As a student at a small Baptist school in southern Arizona, like many kids across the U.S. we had to recite the pledge of allegiance every morning.

Before the start of the first class, all of the students would stand up, right hand over heart, and turn towards the American flag that was hanging on one side of the room. We were usually still sleepy, so we would recite these words drudgingly without much enthusiasm:

“I pledge allegiance to the flag of the United States of America, and to the republic for which it stands, one nation under God, indivisible, with liberty and justice for all.”

One day there was a kid who refused to stand up and say the pledge. Perhaps he had an issue with uttering the word “God,” but I never asked him. All I remember thinking was, ‘wow, he’s a real rebel’ and expected him to get into deep trouble. In my mind it was such a contrarian action — to go against not only the group but also the ‘supreme’ authority of the teacher.

But he didn’t get into trouble and he continued to sit in silence every morning. A while back Congress ruled that saying the pledge was optional and students could opt out, so while the teachers definitely didn’t like it and sometimes became violent, he technically couldn’t be punished.

I didn’t think about the incident for a long time. I continued to robotically recite the same chant, day in and day out, expressing my loyalty to the flag. It was just something you did, perhaps without much meaning. I imagine like myself many others felt like it was a chore.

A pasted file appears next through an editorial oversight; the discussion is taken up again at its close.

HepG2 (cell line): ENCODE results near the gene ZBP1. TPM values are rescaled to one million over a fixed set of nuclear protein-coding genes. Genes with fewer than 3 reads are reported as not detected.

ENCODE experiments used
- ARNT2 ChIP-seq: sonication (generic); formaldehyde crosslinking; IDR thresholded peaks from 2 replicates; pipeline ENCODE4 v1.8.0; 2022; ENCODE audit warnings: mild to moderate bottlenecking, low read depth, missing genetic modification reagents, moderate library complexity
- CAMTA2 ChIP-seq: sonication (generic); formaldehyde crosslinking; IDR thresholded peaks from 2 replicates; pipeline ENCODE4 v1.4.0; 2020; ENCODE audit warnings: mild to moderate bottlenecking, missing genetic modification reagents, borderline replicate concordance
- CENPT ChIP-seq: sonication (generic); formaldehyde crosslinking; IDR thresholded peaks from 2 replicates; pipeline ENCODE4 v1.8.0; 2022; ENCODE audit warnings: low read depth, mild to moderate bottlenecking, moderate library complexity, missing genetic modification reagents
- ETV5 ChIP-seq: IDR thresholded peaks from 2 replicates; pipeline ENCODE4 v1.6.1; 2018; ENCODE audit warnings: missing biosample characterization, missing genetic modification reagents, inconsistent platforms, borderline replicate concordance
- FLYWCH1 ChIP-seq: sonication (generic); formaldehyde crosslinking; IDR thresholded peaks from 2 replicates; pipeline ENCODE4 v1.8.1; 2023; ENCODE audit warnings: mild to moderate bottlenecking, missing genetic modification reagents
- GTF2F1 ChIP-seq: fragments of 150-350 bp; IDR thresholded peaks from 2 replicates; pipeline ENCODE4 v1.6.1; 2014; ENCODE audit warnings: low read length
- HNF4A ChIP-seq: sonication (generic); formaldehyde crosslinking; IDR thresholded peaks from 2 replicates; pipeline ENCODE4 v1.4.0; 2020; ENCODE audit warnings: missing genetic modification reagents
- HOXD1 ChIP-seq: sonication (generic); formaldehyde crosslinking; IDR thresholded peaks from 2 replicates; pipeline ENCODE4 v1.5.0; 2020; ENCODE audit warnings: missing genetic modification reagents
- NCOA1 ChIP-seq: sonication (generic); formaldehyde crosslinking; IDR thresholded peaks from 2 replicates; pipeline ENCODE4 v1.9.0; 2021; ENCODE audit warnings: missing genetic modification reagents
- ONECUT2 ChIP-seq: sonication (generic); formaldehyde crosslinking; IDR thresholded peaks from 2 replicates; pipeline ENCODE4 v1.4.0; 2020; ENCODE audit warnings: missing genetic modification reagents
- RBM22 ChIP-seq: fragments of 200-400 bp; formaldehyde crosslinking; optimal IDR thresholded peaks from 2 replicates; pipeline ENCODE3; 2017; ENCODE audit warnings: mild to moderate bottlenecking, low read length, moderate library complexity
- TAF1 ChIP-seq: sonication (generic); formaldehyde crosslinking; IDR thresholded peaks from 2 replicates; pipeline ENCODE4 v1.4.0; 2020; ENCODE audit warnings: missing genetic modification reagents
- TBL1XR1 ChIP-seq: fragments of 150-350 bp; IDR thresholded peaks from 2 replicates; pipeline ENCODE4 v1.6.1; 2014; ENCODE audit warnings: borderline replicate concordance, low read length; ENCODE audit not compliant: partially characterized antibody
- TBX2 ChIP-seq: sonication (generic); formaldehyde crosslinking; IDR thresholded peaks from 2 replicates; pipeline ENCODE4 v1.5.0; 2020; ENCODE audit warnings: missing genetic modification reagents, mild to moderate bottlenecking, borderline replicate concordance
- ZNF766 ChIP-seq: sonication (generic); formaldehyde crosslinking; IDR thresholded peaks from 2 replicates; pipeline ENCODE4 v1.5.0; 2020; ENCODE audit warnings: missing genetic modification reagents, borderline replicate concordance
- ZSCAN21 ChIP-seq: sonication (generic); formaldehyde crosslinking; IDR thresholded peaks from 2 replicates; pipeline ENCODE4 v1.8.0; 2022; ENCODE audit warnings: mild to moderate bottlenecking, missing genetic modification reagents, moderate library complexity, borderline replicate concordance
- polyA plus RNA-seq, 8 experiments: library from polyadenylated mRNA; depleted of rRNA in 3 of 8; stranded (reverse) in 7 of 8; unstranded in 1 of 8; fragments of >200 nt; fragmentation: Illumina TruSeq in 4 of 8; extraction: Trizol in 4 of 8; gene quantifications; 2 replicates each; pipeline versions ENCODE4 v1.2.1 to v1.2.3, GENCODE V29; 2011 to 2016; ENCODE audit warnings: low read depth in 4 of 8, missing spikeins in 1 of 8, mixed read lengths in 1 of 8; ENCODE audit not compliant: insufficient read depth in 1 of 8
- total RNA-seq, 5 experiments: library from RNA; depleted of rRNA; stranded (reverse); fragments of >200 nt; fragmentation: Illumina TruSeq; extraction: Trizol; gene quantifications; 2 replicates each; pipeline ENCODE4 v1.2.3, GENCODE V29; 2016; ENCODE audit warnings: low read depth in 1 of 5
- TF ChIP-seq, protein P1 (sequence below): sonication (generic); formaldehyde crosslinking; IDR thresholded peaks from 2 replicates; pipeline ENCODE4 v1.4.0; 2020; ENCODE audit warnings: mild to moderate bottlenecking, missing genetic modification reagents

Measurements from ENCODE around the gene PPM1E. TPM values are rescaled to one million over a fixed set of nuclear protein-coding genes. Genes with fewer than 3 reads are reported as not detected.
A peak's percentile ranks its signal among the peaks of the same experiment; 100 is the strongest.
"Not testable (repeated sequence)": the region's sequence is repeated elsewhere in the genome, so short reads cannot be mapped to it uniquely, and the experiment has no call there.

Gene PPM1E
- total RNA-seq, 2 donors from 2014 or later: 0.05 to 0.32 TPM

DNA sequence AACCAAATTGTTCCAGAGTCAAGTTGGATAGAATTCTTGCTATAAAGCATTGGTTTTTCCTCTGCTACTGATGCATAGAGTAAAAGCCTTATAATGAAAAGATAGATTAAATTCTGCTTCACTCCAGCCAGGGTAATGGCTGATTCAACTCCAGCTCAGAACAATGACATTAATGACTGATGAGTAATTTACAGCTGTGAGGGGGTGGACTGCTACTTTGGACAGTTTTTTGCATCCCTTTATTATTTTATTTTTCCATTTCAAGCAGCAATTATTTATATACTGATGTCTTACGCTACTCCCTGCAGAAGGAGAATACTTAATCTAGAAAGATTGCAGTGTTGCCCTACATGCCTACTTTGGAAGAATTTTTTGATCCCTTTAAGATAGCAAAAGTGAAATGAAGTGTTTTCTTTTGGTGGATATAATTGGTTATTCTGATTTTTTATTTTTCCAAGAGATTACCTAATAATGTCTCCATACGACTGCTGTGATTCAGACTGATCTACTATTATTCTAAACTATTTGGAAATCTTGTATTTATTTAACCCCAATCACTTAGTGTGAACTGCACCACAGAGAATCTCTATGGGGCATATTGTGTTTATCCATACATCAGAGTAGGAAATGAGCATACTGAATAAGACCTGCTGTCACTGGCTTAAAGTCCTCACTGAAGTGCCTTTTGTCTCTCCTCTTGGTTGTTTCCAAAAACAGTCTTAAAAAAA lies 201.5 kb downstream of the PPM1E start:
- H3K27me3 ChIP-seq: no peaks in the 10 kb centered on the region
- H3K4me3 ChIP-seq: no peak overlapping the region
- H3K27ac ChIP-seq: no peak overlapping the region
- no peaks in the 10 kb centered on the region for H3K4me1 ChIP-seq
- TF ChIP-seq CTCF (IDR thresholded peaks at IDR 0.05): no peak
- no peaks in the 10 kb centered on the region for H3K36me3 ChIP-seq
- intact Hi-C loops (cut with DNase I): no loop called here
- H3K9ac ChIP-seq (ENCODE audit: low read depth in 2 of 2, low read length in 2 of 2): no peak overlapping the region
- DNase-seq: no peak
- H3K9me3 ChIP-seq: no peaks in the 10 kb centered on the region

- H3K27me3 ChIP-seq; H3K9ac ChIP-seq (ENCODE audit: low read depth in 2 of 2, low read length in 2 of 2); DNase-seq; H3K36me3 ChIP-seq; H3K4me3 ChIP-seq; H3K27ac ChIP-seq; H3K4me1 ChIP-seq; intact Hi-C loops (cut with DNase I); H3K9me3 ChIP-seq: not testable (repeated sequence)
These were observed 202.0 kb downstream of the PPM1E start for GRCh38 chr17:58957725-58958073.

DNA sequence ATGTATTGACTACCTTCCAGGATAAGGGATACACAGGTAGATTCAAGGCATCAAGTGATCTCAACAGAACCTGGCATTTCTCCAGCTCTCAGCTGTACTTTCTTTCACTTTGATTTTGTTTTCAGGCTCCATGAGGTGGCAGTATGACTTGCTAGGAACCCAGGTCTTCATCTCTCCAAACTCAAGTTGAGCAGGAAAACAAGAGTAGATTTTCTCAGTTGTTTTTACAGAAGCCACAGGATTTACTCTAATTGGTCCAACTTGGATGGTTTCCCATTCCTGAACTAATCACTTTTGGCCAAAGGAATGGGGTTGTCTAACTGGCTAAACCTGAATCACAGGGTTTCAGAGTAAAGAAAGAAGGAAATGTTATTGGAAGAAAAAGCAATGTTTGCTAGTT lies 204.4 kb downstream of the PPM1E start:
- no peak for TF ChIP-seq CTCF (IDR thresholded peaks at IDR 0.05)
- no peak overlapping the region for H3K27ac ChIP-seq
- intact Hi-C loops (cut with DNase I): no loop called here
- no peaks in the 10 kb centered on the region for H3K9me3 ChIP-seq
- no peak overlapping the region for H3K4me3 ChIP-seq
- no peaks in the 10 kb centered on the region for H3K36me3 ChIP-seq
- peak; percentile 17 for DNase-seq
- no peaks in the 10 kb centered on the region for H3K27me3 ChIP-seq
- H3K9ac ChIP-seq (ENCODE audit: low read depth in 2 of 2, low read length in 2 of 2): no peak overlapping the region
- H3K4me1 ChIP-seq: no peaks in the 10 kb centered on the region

A few years later I moved abroad to Lyon, France for two years with my family. They had a nice flag but curiously there was no morning pledge to the nation or the flag, or any other ritual for that matter. Rather, every morning I would scarf down a pain au chocolatattempt to give as many bisous to the girls I had crushes on, and then show up to class where we’d usually have a boring lecture that I could sleep through.

While my testosterone-fueled 13-year old self certainly preferred the French way, I thought to myself, “Don’t they love their country?” Well, they definitely do. I quickly found out the various ways they express their feelings of adoration, patriotism and at times nationalism.

For example, it’s well-known that the French are notoriously picky about polluting their language with foreign words and anglicisms. There is actually a government organization whose sole purpose is to monitor this (Commission Générale de Terminologie et de Néologie).

When a new word enters the sphere of concepts that needs to be expressed, rather than borrowing the word from English (like most languages do), the French make up their own French word. In the case of hashtag it’s mot-dièse, and for Post it Note it’s papillon. I bet a lot of French people don’t care nowadays, but when I lived there my teacher would scold me when I used franglish and would then point out the correct French equivalent.

In another instance my school in Lyon banned ketchup from being served in our cafeteria. That was a real bummer at the time. The claim was that it’s not good for you considering all of the added sugar, which is true, as most kids doused their lunch in it. But I also suspected that it was because they didn’t want to bring in anything ‘foreign’ or disrupt the sanctity of the French cuisine. Although strangely they allowed French Fries and mayonnaise.